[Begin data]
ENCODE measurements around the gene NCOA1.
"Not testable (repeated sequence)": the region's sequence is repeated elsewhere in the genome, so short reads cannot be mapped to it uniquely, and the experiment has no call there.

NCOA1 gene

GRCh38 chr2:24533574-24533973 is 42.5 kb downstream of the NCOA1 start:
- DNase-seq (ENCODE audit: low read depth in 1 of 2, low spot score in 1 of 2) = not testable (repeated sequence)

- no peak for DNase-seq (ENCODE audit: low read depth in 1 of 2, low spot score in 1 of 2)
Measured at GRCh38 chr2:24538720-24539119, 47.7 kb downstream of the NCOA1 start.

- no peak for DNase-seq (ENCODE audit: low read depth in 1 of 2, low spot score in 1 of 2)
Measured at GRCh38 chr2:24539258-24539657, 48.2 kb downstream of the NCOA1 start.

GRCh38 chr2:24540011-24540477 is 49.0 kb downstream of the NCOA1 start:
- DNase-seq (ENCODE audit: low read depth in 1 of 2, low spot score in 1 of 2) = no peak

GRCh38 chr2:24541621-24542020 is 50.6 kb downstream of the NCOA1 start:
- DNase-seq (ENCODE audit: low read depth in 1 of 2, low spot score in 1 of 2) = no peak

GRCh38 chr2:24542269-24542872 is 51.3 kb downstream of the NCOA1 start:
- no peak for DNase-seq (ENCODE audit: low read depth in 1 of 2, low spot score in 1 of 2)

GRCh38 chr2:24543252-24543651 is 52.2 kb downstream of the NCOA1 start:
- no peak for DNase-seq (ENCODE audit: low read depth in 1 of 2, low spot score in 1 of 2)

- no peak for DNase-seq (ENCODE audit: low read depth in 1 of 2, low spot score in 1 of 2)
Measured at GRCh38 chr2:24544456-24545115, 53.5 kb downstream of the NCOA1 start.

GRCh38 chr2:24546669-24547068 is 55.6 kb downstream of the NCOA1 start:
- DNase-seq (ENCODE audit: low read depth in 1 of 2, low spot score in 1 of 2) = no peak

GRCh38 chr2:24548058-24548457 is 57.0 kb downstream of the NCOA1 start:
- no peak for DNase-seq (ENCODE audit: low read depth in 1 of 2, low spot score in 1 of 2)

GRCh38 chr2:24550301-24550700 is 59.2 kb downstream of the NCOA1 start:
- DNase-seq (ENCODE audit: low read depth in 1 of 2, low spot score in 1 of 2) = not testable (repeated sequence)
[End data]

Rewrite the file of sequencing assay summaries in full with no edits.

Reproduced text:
ENCODE measurements around the gene NCOA1.
"Not testable (repeated sequence)": the region's sequence is repeated elsewhere in the genome, so short reads cannot be mapped to it uniquely, and the experiment has no call there.

NCOA1 gene

GRCh38 chr2:24533574-24533973 is 42.5 kb downstream of the NCOA1 start:
- DNase-seq (ENCODE audit: low read depth in 1 of 2, low spot score in 1 of 2) = not testable (repeated sequence)

- no peak for DNase-seq (ENCODE audit: low read depth in 1 of 2, low spot score in 1 of 2)
Measured at GRCh38 chr2:24538720-24539119, 47.7 kb downstream of the NCOA1 start.

- no peak for DNase-seq (ENCODE audit: low read depth in 1 of 2, low spot score in 1 of 2)
Measured at GRCh38 chr2:24539258-24539657, 48.2 kb downstream of the NCOA1 start.

GRCh38 chr2:24540011-24540477 is 49.0 kb downstream of the NCOA1 start:
- DNase-seq (ENCODE audit: low read depth in 1 of 2, low spot score in 1 of 2) = no peak

GRCh38 chr2:24541621-24542020 is 50.6 kb downstream of the NCOA1 start:
- DNase-seq (ENCODE audit: low read depth in 1 of 2, low spot score in 1 of 2) = no peak

GRCh38 chr2:24542269-24542872 is 51.3 kb downstream of the NCOA1 start:
- no peak for DNase-seq (ENCODE audit: low read depth in 1 of 2, low spot score in 1 of 2)

GRCh38 chr2:24543252-24543651 is 52.2 kb downstream of the NCOA1 start:
- no peak for DNase-seq (ENCODE audit: low read depth in 1 of 2, low spot score in 1 of 2)

- no peak for DNase-seq (ENCODE audit: low read depth in 1 of 2, low spot score in 1 of 2)
Measured at GRCh38 chr2:24544456-24545115, 53.5 kb downstream of the NCOA1 start.

GRCh38 chr2:24546669-24547068 is 55.6 kb downstream of the NCOA1 start:
- DNase-seq (ENCODE audit: low read depth in 1 of 2, low spot score in 1 of 2) = no peak

GRCh38 chr2:24548058-24548457 is 57.0 kb downstream of the NCOA1 start:
- no peak for DNase-seq (ENCODE audit: low read depth in 1 of 2, low spot score in 1 of 2)

GRCh38 chr2:24550301-24550700 is 59.2 kb downstream of the NCOA1 start:
- DNase-seq (ENCODE audit: low read depth in 1 of 2, low spot score in 1 of 2) = not testable (repeated sequence)